- IRS Releases New Voluntary Worker Classification Program
- October 4, 2011
- Law Firm: Hirschler Fleischer A Professional Corporation - Richmond Office
As noted in a prior Client Alert (see http://www.hf-law.com/article/the&under;internal&under;revenue&under;service&under;steps&under;up&under;employment&under;tax&under;compliance&under;and&under;enforcement&under;efforts&under;be&under;sure&under;workers&under;are&under;properly&under;classified.html), the Internal Revenue Service continues to actively target all sizes of companies for employment tax and related audits, with a primary objective to determine whether companies are properly classifying their workers as either employees or independent contractors. Audit activity by the IRS (as well as states) is also targeting deferred compensation and 409A issues, executive compensation, taxable fringe benefits and business expense reimbursements. Whether an individual is an employee or an independent contractor is fact-driven inquiry with many areas open to interpretation. Companies with workers in the construction, ground delivery, car service, trucking and consulting fields, and leased employees, may be more closely examined than other fields.
For companies already under IRS examination, a classification settlement program is currently available to resolve federal employment tax issues related to worker misclassification, if certain criteria are met. That program permits the prospective reclassification of workers as employees, with reduced federal employment tax liabilities for past misclassification.
On September 21, 2011, the IRS released Announcement 2011-64 regarding a new Voluntary Classification Settlement Program (VCSP) for companies that are not currently under IRS examination, which can provide partial relief from federal employment taxes to companies that agree to prospectively treat workers as employees. To participate in the program, the company must meet certain eligibility requirements, apply to participate in the VCSP, and enter into a closing agreement with the IRS.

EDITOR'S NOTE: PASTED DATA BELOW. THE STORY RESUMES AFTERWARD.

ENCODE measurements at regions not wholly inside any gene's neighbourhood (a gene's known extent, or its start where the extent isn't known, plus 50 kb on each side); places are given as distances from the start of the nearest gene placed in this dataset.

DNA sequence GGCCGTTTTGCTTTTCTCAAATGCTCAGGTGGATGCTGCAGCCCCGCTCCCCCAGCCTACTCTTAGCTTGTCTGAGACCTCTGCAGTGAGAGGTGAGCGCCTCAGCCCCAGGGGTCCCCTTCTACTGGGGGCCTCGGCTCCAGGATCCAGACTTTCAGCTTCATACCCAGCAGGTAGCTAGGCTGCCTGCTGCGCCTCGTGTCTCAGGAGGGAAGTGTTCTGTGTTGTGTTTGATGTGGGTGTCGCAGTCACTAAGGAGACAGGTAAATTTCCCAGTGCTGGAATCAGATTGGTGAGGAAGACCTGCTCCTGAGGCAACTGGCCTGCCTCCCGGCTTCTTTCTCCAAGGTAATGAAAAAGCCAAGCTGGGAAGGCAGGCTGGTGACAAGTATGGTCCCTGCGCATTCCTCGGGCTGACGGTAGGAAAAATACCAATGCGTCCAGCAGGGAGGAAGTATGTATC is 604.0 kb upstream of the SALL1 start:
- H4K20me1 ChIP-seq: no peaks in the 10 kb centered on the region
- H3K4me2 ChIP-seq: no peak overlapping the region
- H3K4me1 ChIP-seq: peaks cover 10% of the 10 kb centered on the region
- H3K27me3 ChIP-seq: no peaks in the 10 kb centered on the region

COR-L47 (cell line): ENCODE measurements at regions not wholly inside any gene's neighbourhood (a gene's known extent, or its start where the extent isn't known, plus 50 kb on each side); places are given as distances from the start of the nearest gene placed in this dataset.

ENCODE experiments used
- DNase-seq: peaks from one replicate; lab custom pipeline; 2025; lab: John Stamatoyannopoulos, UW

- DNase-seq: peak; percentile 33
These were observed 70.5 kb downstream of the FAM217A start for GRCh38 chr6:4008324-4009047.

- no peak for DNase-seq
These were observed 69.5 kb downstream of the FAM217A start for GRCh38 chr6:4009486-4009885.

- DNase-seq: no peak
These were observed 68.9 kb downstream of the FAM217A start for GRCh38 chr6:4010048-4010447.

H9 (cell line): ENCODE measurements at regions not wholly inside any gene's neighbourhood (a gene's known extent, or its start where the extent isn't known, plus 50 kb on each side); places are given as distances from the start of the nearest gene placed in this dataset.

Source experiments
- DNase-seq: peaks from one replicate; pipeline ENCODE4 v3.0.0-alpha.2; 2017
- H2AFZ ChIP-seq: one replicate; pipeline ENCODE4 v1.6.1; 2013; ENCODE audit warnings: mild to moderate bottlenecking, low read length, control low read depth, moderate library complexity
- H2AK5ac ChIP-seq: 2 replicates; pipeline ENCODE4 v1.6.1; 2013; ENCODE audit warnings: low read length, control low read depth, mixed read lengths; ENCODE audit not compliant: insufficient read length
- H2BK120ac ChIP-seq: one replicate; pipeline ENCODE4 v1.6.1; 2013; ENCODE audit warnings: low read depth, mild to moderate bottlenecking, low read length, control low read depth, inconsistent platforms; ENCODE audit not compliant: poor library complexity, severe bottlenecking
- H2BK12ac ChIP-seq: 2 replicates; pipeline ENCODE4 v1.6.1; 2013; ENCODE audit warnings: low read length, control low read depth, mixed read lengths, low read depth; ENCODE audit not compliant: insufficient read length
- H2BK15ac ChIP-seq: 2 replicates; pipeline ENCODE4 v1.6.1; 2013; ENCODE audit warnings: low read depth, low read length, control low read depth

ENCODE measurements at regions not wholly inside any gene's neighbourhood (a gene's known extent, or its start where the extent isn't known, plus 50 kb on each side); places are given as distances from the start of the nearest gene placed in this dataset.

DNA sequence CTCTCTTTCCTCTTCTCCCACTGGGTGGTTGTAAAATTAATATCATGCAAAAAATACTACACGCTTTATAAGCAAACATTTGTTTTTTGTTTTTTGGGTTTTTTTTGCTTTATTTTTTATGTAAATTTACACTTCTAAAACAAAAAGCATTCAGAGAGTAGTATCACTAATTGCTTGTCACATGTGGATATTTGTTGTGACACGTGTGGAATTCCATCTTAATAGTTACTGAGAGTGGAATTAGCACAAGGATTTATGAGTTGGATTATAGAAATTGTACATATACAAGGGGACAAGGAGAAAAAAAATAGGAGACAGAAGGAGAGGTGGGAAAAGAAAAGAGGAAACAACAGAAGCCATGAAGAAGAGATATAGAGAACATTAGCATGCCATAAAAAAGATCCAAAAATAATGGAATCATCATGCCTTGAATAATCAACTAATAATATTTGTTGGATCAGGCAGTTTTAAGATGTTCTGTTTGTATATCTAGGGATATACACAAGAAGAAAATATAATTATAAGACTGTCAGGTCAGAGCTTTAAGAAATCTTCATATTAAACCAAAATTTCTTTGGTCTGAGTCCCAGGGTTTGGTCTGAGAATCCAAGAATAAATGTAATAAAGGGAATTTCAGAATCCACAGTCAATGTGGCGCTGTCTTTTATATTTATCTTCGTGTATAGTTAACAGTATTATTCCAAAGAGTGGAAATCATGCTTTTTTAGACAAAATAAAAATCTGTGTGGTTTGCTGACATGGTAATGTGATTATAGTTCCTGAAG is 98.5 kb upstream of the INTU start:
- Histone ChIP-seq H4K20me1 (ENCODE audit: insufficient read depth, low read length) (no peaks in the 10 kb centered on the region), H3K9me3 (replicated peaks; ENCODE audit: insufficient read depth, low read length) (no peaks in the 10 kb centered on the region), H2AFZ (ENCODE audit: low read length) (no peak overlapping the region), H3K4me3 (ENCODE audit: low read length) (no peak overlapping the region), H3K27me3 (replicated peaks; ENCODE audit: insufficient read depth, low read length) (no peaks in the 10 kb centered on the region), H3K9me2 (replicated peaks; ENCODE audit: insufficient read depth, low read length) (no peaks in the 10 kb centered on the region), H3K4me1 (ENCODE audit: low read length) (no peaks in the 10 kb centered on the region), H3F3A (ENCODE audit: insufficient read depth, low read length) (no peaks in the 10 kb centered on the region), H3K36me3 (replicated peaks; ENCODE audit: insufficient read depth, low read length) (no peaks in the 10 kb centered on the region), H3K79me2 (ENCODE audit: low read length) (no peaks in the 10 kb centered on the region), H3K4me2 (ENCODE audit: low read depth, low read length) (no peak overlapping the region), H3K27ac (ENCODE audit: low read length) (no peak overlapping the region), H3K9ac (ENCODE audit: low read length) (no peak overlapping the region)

The VCSP applies to companies who are currently treating their workers (or a class or group of workers) as independent contractors or other non-employees and want to prospectively treat the workers as employees. To be eligible, the company must have consistently treated the workers as non-employees, and must have filed all required Forms 1099 for the workers for the previous three years. The company cannot be under audit by the IRS for any tax item, and also cannot be under audit by the Department of Labor or by a state government agency concerning the classification of those workers. A company that was previously audited by the IRS or the Department of Labor concerning the classification of the workers will only be eligible if the company has complied with the results of that audit.
A company participating in the VCSP must agree to prospectively treat the class of workers as employees for future tax periods. Additionally, the company must agree to extend the period of limitations on assessment of employment taxes for an additional three years for the first, second and third calendar years beginning after the date on which the company has agreed to begin treating the workers as employees. In exchange, the company will pay only 10 percent of the employment tax liability that may have been due on compensation paid to the workers for the most recent tax year, determined under the reduced rates of section 3509 of the Internal Revenue Code. The company will not be liable for any interest and penalties on the liability, and importantly will not be subject to an employment tax audit with respect to the worker classification of the workers for prior years.
Eligible companies who wish to participate in the VCSP must submit an application for participation in the program, along with the name of a contact or an authorized representative with a valid Power of Attorney (Form 2848). The IRS will verify the applicant company's eligibility, and the IRS retains discretion whether to accept a company's application for the VCSP. Companies that are accepted into the VCSP will enter into a closing agreement with the IRS to finalize the terms of the VCSP and must be prepared to simultaneously make full and complete payment of any amount due under the closing agreement.
A company should carefully consider whether to participate in the VCSP and the risks of disclosure to the IRS, but the benefits of participating in the VCSP are significant. In considering whether to submit an application to participate in the VCSP, a company should review its past and current worker classifications, compensation arrangements and benefit programs with its counsel to identify any potentially deficient documentation or classifications in order to better understand the scope of the risks and potential benefits of participating in the VCSP.